Seeing Results. Personally, one of the most debilitating parts of academia was not always seeing my long hours and hard work reflected in the scientific results. I found that I craved positive reinforcement to keep me pushing through all the negative outcomes, and academic science is not a natural mental cheerleader. In sales, a person’s success is measured in revenue numbers and growth of the territory, thus, in sales I have physical numbers that reflect my hard work and career success I can use to remind myself I am good at my job. In addition, the emotional rewards after closing a large deal are addictive and tremendously positive- resulting in a thicker wallet, job security for your support and admin staff, and a satisfied customer. In all honesty, knowing that your hard work beat out a competitor and helped your customer save a project spiraling down to research purgatory is often more rewarding then any bonus income earned.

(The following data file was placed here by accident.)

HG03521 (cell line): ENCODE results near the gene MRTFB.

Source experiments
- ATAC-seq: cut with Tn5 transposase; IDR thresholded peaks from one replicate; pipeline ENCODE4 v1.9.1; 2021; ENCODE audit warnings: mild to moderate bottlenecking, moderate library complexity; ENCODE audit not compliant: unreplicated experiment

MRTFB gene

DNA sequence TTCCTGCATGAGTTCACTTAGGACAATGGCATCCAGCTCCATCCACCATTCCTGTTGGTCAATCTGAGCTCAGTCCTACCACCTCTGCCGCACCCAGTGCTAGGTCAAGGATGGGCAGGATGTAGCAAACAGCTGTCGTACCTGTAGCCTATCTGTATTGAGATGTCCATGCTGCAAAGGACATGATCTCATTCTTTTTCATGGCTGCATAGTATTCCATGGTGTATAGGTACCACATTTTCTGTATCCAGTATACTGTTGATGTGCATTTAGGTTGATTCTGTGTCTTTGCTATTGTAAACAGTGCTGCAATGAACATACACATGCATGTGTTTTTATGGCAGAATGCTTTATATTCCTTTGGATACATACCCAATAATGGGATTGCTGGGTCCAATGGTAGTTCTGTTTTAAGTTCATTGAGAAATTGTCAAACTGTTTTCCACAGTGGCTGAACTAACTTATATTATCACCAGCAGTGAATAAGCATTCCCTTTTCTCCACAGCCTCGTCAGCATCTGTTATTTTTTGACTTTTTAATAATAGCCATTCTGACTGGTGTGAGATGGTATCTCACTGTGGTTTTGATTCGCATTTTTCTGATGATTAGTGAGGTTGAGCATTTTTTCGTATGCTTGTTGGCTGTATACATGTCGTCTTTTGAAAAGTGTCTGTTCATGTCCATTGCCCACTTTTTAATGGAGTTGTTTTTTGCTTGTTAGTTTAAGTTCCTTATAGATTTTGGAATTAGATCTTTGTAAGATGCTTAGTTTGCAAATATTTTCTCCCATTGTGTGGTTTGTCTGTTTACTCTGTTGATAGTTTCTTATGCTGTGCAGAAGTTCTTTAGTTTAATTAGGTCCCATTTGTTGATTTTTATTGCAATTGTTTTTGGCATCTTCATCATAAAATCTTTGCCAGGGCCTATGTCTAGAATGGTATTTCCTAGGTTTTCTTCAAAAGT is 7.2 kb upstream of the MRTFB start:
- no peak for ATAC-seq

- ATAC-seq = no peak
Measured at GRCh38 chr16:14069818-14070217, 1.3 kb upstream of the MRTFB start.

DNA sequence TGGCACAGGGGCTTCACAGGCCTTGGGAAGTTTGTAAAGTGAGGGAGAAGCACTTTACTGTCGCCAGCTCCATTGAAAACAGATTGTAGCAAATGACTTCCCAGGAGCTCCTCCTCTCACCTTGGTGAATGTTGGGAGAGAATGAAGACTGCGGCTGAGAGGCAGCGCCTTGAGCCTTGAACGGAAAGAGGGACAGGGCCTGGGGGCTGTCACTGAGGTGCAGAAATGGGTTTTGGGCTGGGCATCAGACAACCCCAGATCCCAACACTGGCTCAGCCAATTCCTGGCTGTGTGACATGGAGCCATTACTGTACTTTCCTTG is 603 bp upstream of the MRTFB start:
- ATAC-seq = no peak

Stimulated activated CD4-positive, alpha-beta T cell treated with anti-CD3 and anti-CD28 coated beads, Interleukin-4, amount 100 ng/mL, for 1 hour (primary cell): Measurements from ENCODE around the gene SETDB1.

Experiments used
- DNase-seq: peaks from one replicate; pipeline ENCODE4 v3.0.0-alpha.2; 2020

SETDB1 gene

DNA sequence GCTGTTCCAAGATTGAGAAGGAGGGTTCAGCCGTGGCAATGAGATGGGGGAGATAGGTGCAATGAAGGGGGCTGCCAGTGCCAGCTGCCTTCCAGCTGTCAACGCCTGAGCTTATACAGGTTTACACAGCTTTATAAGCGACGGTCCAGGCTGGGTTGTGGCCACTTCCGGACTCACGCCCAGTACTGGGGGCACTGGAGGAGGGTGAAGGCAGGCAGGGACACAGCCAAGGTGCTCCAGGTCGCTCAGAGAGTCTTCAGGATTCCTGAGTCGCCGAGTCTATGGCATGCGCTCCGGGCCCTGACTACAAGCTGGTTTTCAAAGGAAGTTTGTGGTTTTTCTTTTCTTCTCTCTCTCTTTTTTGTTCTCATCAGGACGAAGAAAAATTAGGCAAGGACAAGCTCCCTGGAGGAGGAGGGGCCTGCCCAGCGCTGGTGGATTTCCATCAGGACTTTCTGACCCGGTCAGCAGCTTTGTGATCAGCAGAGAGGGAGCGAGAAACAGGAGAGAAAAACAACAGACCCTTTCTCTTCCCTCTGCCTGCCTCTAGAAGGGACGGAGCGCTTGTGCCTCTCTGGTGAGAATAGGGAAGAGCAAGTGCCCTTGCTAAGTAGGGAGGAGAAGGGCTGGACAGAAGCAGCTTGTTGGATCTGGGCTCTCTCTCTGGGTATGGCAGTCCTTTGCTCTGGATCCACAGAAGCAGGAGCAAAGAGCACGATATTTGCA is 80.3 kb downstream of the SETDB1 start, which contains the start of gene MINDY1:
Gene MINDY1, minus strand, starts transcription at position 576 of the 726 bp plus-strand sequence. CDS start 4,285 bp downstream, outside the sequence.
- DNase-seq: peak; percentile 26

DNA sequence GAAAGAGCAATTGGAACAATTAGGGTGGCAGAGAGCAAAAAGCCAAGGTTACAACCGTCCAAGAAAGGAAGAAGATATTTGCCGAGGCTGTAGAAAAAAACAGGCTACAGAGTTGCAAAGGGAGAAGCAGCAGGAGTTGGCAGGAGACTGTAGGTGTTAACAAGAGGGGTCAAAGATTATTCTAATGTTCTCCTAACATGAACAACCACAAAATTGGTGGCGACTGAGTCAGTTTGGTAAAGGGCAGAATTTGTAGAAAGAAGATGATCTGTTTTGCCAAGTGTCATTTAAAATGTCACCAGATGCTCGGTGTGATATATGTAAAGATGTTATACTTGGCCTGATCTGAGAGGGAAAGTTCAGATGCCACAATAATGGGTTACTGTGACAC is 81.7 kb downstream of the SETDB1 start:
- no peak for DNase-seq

With that said, sales is not for everyone. A good sales professional has to be self-motivated with a great organized work ethic. A good sales professional must not be shy to meet new people, maintain eye contact and display excellent communication that exudes just the right amount of confidence to show product knowledge while still listening to their intuition, the customer’s needs and the customer’s unspoken interpersonal cues. A good sales rep must not be bothered by days full of interactions with people sandwiched by independent office days where your co-worker is your dog.
I love my job, but please choose the right job for yourself. Listen to your intuition and find a job that champions the skills you already have and develops your weaknesses into strengths. I invite all interested parties to ignore the sales stereotype and join me in helping people find solutions to their research problems and enjoy a little more work/life balance. Your pet will thank you for it. Join me Friday May 11 from noon - 1:00 pm to learn more the job. I'll be in the Center for Experiential Learning in Room 2-7520/2-7534.
Tracey Baas |